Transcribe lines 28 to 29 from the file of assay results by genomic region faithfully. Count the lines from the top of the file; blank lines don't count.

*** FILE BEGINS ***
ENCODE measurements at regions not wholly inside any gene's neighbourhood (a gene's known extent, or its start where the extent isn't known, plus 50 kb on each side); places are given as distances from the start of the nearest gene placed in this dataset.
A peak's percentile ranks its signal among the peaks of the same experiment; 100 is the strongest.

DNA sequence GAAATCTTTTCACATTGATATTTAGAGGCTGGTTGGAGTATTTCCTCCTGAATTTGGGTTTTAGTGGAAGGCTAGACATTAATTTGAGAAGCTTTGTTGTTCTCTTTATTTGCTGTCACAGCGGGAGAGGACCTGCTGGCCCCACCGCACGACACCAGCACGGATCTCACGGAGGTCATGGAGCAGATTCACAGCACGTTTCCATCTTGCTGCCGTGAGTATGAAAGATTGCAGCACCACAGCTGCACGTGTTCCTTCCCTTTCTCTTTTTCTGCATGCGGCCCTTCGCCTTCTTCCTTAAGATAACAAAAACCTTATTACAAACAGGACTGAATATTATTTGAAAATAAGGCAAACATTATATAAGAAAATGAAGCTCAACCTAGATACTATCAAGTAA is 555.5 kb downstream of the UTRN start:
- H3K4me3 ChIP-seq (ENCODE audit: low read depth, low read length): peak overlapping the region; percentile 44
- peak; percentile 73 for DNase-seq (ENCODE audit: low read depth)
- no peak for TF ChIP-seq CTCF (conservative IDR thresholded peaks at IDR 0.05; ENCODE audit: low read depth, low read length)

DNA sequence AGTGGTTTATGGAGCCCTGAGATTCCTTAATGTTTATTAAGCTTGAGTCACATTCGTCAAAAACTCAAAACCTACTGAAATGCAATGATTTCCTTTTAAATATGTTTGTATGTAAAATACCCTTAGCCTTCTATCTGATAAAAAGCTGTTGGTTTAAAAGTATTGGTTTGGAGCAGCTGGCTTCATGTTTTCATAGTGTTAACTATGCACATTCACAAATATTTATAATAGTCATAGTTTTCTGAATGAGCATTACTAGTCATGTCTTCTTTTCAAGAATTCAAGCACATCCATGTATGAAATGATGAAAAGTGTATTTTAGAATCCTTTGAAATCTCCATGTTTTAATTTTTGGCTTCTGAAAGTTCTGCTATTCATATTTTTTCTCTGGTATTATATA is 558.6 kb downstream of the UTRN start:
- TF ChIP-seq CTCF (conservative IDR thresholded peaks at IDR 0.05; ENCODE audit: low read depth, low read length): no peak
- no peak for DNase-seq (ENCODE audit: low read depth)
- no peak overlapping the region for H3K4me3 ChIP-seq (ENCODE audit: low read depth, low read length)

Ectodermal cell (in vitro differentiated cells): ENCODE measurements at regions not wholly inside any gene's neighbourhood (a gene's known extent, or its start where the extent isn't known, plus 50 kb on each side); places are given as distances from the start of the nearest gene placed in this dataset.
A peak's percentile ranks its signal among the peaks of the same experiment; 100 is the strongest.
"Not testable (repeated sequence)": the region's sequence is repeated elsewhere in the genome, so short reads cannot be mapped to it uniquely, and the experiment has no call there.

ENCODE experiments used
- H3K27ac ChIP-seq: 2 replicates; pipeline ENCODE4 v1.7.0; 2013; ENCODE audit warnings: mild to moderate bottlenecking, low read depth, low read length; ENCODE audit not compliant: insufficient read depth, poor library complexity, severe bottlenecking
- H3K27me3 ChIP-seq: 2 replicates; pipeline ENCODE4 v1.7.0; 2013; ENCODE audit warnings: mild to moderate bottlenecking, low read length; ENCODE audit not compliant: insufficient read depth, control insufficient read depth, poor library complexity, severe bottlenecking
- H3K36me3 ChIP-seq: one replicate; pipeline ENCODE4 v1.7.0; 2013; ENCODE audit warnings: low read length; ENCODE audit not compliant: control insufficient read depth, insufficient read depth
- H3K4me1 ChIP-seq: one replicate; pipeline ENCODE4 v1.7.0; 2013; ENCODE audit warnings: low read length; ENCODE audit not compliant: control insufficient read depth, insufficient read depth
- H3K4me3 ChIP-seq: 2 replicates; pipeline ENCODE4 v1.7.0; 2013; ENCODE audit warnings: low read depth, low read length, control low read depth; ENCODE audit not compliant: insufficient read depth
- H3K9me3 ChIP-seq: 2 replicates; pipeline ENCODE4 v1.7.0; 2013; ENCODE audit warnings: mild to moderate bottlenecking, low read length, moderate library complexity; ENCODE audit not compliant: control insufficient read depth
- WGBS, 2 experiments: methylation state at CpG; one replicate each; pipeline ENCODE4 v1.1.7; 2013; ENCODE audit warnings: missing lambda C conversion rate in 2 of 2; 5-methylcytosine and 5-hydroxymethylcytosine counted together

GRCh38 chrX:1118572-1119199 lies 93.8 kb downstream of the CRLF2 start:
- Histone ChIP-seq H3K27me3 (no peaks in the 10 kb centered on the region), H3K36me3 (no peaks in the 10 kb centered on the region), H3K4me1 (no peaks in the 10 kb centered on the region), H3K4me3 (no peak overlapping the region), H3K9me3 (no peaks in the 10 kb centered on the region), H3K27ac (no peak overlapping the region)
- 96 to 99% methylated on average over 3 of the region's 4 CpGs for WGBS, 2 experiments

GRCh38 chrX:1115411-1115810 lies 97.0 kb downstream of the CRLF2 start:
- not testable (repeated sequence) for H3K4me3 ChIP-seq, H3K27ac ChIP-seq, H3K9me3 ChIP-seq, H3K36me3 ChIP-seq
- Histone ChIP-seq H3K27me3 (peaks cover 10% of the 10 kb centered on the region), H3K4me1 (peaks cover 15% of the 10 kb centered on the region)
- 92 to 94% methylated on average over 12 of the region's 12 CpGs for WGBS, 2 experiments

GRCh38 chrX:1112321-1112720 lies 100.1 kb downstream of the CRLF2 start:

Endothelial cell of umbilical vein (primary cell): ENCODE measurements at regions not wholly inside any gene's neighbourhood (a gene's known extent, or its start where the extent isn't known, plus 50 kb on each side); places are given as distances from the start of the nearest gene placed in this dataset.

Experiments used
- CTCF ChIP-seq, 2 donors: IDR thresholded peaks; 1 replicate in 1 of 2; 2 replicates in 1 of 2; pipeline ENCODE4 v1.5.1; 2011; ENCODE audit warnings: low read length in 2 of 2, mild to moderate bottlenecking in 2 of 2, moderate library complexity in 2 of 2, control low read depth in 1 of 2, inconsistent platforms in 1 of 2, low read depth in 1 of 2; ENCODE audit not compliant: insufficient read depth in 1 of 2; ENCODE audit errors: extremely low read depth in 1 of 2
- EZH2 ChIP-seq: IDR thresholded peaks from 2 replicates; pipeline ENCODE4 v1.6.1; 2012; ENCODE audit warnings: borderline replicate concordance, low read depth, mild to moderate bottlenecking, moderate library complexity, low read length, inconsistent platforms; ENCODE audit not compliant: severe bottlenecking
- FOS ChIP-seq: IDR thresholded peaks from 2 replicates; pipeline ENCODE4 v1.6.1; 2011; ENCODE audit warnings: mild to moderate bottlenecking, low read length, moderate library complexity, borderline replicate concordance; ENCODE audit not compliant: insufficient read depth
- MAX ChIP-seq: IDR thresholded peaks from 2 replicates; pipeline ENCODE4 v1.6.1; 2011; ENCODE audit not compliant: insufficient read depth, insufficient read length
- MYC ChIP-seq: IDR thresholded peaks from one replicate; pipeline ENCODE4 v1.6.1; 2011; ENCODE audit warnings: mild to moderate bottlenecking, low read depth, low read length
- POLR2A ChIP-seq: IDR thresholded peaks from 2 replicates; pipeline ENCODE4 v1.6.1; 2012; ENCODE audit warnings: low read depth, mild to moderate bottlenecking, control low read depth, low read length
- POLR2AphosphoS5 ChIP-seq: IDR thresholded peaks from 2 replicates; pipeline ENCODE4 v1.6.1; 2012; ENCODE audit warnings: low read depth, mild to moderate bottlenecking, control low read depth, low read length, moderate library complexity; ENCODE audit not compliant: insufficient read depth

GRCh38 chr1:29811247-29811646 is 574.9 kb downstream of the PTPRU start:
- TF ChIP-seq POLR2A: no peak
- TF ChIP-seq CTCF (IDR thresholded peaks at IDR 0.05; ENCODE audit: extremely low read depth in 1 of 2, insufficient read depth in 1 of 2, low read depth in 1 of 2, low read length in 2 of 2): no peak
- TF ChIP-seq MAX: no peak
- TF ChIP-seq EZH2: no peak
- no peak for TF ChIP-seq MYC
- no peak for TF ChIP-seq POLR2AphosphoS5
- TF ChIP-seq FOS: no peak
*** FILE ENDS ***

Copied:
- 92 to 94% methylated on average over 12 of the region's 12 CpGs for WGBS, 2 experiments

GRCh38 chrX:1112321-1112720 lies 100.1 kb downstream of the CRLF2 start: